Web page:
2 teaspoons ground cumin
1/2 teaspoon kosher salt (or to taste)
1 large onion, ends removed, peeled, halved and cut into slivers
1 large green bell pepper, seeded and cut into strips (or do a combination of different colored peppers)
flour and/or corn tortillas, warmed
Condiments of your choice:
salsa or pico de gallo
fresh cilantro, chopped
fresh jalapenos, sliced (or throw whole jalapenos in with the onions and bell peppers and then slice)
Combine the juice from the two limes with the cumin and salt. Add the skirt steak, turning once or twice to coat the meat. Let sit 10 minutes.
Heat a large cast iron skillet over high heat. Once hot, remove the skirt steak from the cumin-lime juice marinade and add to the pan. Cook for 3 – 5 minutes on each side, or until desired doneness. Remove from the skillet and let rest on a cutting board.
Add the onion and bell pepper to the hot skillet (no need to clean out the skillet, the veggies will pick up the flavors from the steak). Cook, stirring often, until the veggies are slightly tender and browned in areas. Reduce heat to low and keep warm.
Cut the skirt steak against the grain into somewhat thick (about 1/2-inch) slices. At this point, I like to throw the steak back into the pan with the veggies and toss to combine, but you don’t have to.
Assemble the fajitas. Place some steak and veggies into a warmed tortilla of you choice. Top with the condiments of your choice. I like mine with sour cream and fresh pico de gallo.
This colorful salsa, eaten with tortilla chips is a tasty snack. It is also a nice addition to tacos, fajitas, or rice bowls. It can even be eaten on its own as a side dish or salad of sorts. It keeps well in the fridge for a week or so.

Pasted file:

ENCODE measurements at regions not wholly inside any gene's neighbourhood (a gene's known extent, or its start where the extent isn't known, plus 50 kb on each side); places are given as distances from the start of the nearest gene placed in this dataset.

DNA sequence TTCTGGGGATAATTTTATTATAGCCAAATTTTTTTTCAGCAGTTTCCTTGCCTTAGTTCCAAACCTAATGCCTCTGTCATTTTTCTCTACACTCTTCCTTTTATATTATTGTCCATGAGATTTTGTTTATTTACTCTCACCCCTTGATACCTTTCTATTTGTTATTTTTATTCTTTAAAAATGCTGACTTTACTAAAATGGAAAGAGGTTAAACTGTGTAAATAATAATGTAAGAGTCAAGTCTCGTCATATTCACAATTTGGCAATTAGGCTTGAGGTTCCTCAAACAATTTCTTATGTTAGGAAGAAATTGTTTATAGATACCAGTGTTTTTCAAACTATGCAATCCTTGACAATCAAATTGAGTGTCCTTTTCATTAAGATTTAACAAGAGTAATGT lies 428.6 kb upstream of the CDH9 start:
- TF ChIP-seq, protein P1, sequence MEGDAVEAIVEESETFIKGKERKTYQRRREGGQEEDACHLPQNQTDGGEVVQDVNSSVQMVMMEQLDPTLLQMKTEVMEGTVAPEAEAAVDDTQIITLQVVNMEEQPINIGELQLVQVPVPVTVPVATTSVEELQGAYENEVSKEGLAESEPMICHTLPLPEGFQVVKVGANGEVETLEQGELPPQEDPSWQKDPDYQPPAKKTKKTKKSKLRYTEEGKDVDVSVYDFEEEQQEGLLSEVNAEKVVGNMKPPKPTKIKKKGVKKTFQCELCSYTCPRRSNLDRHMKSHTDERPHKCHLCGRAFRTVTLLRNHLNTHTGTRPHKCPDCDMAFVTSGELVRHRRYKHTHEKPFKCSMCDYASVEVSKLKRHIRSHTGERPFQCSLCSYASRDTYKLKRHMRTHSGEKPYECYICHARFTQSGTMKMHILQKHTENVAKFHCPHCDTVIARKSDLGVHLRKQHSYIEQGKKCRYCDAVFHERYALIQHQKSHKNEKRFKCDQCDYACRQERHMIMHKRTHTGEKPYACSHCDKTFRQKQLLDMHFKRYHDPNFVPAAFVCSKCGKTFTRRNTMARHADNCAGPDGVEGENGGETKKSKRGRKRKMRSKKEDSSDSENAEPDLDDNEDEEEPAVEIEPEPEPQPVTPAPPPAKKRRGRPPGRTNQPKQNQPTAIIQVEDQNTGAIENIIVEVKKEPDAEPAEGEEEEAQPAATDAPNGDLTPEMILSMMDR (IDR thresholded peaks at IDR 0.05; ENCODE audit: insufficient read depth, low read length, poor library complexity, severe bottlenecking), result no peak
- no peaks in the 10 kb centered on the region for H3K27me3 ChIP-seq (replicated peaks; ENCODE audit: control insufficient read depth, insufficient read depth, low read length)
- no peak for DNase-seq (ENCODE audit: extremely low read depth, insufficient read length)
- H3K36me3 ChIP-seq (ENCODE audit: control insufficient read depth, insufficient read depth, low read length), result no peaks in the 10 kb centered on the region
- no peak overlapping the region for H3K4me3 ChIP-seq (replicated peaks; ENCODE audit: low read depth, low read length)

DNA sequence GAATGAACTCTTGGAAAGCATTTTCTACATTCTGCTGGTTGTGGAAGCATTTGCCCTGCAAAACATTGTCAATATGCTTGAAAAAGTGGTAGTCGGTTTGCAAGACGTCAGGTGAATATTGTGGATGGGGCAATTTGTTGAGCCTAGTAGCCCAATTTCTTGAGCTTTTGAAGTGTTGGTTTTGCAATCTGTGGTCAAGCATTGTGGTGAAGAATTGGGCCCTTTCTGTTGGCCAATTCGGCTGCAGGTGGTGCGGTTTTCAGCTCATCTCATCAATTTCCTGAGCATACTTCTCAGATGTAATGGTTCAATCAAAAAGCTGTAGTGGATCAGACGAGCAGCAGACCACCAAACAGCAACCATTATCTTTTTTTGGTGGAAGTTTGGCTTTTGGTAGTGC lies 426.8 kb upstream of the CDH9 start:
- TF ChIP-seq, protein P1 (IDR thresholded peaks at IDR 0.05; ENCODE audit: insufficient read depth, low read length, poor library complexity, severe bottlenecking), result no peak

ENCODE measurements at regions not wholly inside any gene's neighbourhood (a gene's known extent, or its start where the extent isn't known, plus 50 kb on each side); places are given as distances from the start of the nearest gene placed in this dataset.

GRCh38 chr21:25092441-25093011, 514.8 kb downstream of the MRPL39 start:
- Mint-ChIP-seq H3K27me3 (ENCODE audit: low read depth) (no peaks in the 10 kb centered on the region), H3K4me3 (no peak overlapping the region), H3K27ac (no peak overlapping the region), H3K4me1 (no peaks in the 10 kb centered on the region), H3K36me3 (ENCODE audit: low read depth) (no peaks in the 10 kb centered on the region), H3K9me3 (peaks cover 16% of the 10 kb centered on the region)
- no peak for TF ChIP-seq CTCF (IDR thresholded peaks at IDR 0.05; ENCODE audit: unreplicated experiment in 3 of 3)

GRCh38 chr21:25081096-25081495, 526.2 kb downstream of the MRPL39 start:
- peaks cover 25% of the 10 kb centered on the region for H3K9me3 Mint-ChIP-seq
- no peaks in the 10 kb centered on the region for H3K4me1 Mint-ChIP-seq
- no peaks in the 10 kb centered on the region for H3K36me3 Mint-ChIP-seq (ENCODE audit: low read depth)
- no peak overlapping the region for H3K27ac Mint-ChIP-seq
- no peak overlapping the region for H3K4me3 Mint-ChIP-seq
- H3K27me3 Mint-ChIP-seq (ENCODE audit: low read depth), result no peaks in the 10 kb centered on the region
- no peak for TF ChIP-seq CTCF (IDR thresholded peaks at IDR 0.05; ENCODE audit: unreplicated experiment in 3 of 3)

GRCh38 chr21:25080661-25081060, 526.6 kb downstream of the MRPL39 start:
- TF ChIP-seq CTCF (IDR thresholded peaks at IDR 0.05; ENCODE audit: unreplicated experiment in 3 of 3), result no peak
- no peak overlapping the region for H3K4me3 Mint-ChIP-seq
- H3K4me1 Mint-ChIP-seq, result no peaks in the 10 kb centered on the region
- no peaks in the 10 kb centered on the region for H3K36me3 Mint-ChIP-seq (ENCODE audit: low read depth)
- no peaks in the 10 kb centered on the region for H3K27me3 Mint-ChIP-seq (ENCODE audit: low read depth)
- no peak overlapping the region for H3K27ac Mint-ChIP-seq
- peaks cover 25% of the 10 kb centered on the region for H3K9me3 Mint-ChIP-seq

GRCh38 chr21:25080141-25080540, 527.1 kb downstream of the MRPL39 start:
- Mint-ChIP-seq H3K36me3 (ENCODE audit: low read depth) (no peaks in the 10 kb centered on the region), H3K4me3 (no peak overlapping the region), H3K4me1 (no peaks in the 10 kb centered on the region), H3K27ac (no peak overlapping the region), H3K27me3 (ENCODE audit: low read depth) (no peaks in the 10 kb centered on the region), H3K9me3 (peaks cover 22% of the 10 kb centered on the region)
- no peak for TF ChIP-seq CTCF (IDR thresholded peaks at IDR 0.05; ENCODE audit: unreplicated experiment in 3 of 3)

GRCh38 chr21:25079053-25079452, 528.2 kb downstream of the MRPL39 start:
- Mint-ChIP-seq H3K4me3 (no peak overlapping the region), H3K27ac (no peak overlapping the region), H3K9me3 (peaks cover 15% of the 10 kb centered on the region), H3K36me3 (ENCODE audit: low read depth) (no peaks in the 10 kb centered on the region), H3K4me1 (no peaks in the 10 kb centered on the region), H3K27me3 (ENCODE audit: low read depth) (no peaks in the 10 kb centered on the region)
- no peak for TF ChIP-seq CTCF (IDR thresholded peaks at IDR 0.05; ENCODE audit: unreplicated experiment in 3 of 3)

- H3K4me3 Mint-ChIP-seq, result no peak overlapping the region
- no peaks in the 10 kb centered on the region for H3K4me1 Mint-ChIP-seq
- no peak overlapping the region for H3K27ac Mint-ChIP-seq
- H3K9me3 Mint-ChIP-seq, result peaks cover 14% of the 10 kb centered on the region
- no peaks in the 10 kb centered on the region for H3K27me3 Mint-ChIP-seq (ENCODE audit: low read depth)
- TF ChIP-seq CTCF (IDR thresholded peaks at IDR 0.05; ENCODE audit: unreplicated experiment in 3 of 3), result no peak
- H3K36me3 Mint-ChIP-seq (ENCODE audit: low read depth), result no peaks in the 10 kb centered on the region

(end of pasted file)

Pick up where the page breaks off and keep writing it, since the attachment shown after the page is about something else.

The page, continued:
Poblano chiles (fresh or roasted) can be substituted for the bell pepper and jalapenos.
1 pound frozen corn
1/2 large onion, small dice (red onion looks pretty with corn)
1/2 green bell pepper, small dice (you could also use red bell peppers)
2 jalapenos, or to taste, minced
handful fresh cilantro, chopped
juice of 1/2 lime
kosher salt, to taste
Heat a large skillet over high heat. Add the frozen corn and cook, stirring often, until heated through and starting to char. Cooking it this way really brings out the sweetness of the corn. Let the corn cool completely.
Once the corn is cooled, add the remaining ingredients and mix to combine. Taste and add more lime juice or kosher salt, if needed.
I bought a kombocha squash in November. I used it along with some acorn and butternut squashes to decorate for Thanksgiving. I didn’t want it to go to waste, so I made this dish. Roasting brings out the sweetness of kombocha squash. I think it tastes like a combination of pumpkin and sweet potato. Other types of winter squashes (for example, acorn, butternut, or pumpkin) may be used in this recipe instead of kombocha.
There is an element of danger preparing the kombocha squash. It isn’t the easiest thing to cut. Be super careful and try not to chop off a finger. :) This video may be helpful.
Spiced and Roasted Kombocha Squash
1 kombocha squash
2 tablespoons olive oil (or oil of your choice)
1/3 cup brown sugar